BLOGWORD – 16 January 2017 – NEW WEEK NEW FACE – HEATHER BLANTON
NEW WEEK NEW FACE – HEATHER BLANTON
Freedom. A true lady in Defiance cries out for it. Refuses to live without it. Pursues it at any cost. Society, propriety—even commonsense won’t stop her from wrapping her slender fingers around it. In the end, she may only have her memories of it, but at least she tasted it. For a time, she lived free.
And it is that refusal to live without living that draws me to writing strong female leads in my books. Now, I write Christian fiction, but I study history with passion and have stumbled upon some fearless women. Though I have pity that they did not in most cases know the Lord, I have to admit to a scandalous admiration for their lust for life.
One of my favorite ladies was one they called Queen of the Klondike.
Kathleen Eloise Rockwell (1873, give or take, to1957) came from an unstable home, growing up in at least four different states. Perhaps the shifting sand beneath her feet contributed to her headstrong ways and desire for adventure. Dubbed a tomboy by the neighborhood kids, Katie played better with the boys than with the frilly little girls. She was a bit sassy and, arguably, incorrigible—at least according to the boarding school that kicked her out.
In the early1890’s, Kate’s mother divorced her father and the two girls wound up in New York City. The young girl got involved with the theater scene and learned to sing and dance, but eventually even the Big Apple wasn’t big enough for the free spirit. The siren call of the Alaska Gold Rush reached her ears and Kate headed off for Alaska.
The Royal Canadian Mounted Police, however, denied her entry. Because she was a woman. Alone. On the frontier. Think, McFly. Think.
Can’t you hear the wheels turning in her head? Kate lived to circumvent rules and create her life on her terms.
So she dressed up like a boy and waltzed right into the Klondike. (Well, actually she took a boat.) I can see her waving at the RCMP as she sailed by.
Now, it’s one thing to try to make it on the Great White Way. Lots of competition and all that. Kate had a suspicion that in Alaska she could be a big fish in a little pond. I mean, really, how many pretty girls could there be willing to face the wild frontier? Sub-zero temperatures, knee-deep spring mud, lawless towns. Sounded like her kind of party. Kate just wanted to sing and dance. It didn’t matter if the audience was comprised of desperately hungry, cold, mud-encrusted miners who hadn’t seen a woman, much less a pretty one, in months.
She intended to mesmerize them and had a grand plan. For her “Flame Dance” she came on stage wearing an elaborate gown covered in red sequins and trailing an enormous cape. She took off the cape to reveal a cane that was attached to more than 200 yards of red chiffon. Kate leaped and twirled with the shimmering, floating fabric, spellbinding the hapless men. At the end she would dramatically drop to the floor, as did the men’s jaws.
Yeah. She was a big hit. For three years, she was the belle of the ball. Parisian gowns, gold jewelry, men falling at her feet. They called her Klondike Kate and Queen of the Yukon.
But the gold eventually petered out and Kate drifted around, with a few different husbands. She owned some theaters in the Pacific Northwest, swindled some miners, got swindled by a husband. She made some special appearances in the 1930’s, and even coached starlets in the 40’s. She homesteaded in Oregon and kept the place till her death. Early on, she was often spotted working the place in her sparkling evening gowns. I suspect that was because she didn’t own any work clothes, not because she was showy. She was also recovering from a broken relationship so maybe the glitz and glam had worn off and she didn’t give a fig about her designer-dresses-straight from-Paris.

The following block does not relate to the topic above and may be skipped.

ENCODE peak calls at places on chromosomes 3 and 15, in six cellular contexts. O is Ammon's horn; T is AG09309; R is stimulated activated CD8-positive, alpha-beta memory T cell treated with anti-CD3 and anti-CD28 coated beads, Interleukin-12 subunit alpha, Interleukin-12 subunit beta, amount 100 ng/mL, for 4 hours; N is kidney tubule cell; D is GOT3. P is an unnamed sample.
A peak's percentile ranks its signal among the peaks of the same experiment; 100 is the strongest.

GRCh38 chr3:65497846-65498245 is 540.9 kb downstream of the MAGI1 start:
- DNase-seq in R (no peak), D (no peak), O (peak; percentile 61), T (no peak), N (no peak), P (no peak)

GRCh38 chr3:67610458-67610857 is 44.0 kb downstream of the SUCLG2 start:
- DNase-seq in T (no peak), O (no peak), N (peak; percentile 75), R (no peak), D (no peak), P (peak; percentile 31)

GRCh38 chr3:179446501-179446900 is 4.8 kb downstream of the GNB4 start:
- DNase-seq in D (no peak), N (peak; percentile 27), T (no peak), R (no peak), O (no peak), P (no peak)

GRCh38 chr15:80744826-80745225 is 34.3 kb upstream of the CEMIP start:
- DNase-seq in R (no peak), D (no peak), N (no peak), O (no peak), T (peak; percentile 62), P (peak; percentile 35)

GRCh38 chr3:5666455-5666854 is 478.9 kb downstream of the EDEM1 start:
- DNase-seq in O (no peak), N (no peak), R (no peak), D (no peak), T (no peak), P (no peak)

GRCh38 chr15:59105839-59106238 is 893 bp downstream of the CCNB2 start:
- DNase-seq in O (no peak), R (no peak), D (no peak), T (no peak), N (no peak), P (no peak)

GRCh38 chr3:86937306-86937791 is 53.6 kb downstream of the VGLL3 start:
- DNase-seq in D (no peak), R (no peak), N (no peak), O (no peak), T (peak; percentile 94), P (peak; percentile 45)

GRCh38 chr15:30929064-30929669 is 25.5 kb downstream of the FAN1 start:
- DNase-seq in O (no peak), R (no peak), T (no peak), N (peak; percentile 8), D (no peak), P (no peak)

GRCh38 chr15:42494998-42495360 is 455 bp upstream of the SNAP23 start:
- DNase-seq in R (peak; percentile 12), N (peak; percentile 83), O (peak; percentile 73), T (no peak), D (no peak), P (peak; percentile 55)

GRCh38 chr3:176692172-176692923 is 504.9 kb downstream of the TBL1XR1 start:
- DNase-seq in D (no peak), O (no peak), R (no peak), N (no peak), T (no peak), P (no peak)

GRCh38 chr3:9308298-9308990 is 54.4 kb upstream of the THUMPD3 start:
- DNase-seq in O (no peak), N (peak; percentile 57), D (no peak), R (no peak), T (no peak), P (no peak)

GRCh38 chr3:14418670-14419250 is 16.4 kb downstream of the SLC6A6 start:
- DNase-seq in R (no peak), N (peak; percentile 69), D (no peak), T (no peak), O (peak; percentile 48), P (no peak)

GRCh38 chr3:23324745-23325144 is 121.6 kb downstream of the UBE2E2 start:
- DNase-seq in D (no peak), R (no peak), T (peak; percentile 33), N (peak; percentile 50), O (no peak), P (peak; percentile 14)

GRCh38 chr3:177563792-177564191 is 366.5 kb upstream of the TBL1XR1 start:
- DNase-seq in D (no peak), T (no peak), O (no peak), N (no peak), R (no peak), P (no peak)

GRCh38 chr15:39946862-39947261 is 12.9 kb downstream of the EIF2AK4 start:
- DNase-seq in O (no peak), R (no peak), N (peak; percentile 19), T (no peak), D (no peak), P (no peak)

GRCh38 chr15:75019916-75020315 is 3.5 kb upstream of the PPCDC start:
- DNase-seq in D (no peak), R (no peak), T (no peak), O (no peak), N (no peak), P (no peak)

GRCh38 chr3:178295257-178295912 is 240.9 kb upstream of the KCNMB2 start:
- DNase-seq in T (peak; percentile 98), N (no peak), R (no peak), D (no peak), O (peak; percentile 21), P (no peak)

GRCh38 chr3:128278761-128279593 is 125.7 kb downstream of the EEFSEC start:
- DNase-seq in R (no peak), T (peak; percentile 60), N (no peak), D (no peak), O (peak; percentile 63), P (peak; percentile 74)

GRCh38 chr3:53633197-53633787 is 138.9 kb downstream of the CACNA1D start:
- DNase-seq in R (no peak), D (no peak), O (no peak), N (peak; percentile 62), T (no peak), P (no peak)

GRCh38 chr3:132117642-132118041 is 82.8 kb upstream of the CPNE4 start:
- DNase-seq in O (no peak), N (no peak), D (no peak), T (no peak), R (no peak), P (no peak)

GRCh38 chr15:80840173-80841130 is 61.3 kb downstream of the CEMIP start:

Either way, in the little town of Bend, Oregon Kate became a valued, appreciated member of the community due to her generous, civic-minded heart and undying audacious spirit. In her later years, she earned the nickname Aunt Kate. Doesn’t quite have the ring of Klondike Kate, but I don’t think she minded.
Time and age catch us all, though. Kate slowed down then finally finished the ride in Oregon in 1957.
By no means an angel, Kate was a woman who defied conventionality, shook her fist at the lack of social mobility for women, and cut her own path through life. You have to kind of admire that. She didn’t let life happen to her. She happened to it! With a vengeance.
While she was a tad over the top, I appreciate her character arc. She went from young and hungry for success at any cost to redefining her idea of success. I know it reads like a sweet romance, but she found happiness in a small town. Even better, she married a miner who had fallen in love with her back when she was still Klondike Kate. It took her a long time to come round to him. But better late than never.
A former journalist, Heather is an avid researcher and skillfully weaves truth in among fictional story lines. She loves exploring the American West, especially ghost towns and museums. She has walked parts of the Oregon Trail, ridden horses through the Rockies, climbed to the top of Independence Rock, and even held an outlaw’s note in her hand. You can learn more about her and her work at https://ladiesindefiance.com/ or https://www.facebook.com/heatherfreyblanton. Sign up for Heather’s email newsletter to receive the latest book release updates, as well as info about contests and giveaways
She writes Westerns because she grew up on a steady diet of Bonanza, Gunsmoke, and John Wayne movies. Her most fond childhood memory is of sitting next to her father, munching on popcorn, and watching Lucas McCain unload that Winchester!
She can be reached several different ways:
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